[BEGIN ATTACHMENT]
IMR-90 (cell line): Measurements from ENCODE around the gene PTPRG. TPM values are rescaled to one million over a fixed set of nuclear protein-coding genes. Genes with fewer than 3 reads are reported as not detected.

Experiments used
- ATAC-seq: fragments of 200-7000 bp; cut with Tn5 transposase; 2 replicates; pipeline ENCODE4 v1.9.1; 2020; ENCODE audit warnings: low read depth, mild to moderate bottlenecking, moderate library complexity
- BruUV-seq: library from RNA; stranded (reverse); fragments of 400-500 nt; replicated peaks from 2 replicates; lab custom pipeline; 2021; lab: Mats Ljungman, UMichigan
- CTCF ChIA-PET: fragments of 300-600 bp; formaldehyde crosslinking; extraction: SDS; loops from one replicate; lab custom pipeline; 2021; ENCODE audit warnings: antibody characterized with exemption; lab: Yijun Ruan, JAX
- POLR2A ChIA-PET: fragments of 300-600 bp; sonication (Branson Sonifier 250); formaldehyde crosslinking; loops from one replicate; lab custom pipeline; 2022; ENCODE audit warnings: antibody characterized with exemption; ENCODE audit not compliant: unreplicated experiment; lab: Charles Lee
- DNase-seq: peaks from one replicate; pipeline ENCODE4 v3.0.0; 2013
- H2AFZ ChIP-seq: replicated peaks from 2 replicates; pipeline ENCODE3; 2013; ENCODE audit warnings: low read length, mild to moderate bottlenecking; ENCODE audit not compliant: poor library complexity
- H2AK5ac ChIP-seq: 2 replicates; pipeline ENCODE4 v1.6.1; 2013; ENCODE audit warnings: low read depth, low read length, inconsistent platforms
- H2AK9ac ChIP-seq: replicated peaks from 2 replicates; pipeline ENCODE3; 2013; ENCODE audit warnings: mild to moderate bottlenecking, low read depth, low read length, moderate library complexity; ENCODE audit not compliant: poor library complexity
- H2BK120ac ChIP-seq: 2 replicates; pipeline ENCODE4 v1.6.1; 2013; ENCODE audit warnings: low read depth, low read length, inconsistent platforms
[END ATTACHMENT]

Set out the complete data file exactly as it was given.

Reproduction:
IMR-90 (cell line): Measurements from ENCODE around the gene PTPRG. TPM values are rescaled to one million over a fixed set of nuclear protein-coding genes. Genes with fewer than 3 reads are reported as not detected.

Experiments used
- ATAC-seq: fragments of 200-7000 bp; cut with Tn5 transposase; 2 replicates; pipeline ENCODE4 v1.9.1; 2020; ENCODE audit warnings: low read depth, mild to moderate bottlenecking, moderate library complexity
- BruUV-seq: library from RNA; stranded (reverse); fragments of 400-500 nt; replicated peaks from 2 replicates; lab custom pipeline; 2021; lab: Mats Ljungman, UMichigan
- CTCF ChIA-PET: fragments of 300-600 bp; formaldehyde crosslinking; extraction: SDS; loops from one replicate; lab custom pipeline; 2021; ENCODE audit warnings: antibody characterized with exemption; lab: Yijun Ruan, JAX
- POLR2A ChIA-PET: fragments of 300-600 bp; sonication (Branson Sonifier 250); formaldehyde crosslinking; loops from one replicate; lab custom pipeline; 2022; ENCODE audit warnings: antibody characterized with exemption; ENCODE audit not compliant: unreplicated experiment; lab: Charles Lee
- DNase-seq: peaks from one replicate; pipeline ENCODE4 v3.0.0; 2013
- H2AFZ ChIP-seq: replicated peaks from 2 replicates; pipeline ENCODE3; 2013; ENCODE audit warnings: low read length, mild to moderate bottlenecking; ENCODE audit not compliant: poor library complexity
- H2AK5ac ChIP-seq: 2 replicates; pipeline ENCODE4 v1.6.1; 2013; ENCODE audit warnings: low read depth, low read length, inconsistent platforms
- H2AK9ac ChIP-seq: replicated peaks from 2 replicates; pipeline ENCODE3; 2013; ENCODE audit warnings: mild to moderate bottlenecking, low read depth, low read length, moderate library complexity; ENCODE audit not compliant: poor library complexity
- H2BK120ac ChIP-seq: 2 replicates; pipeline ENCODE4 v1.6.1; 2013; ENCODE audit warnings: low read depth, low read length, inconsistent platforms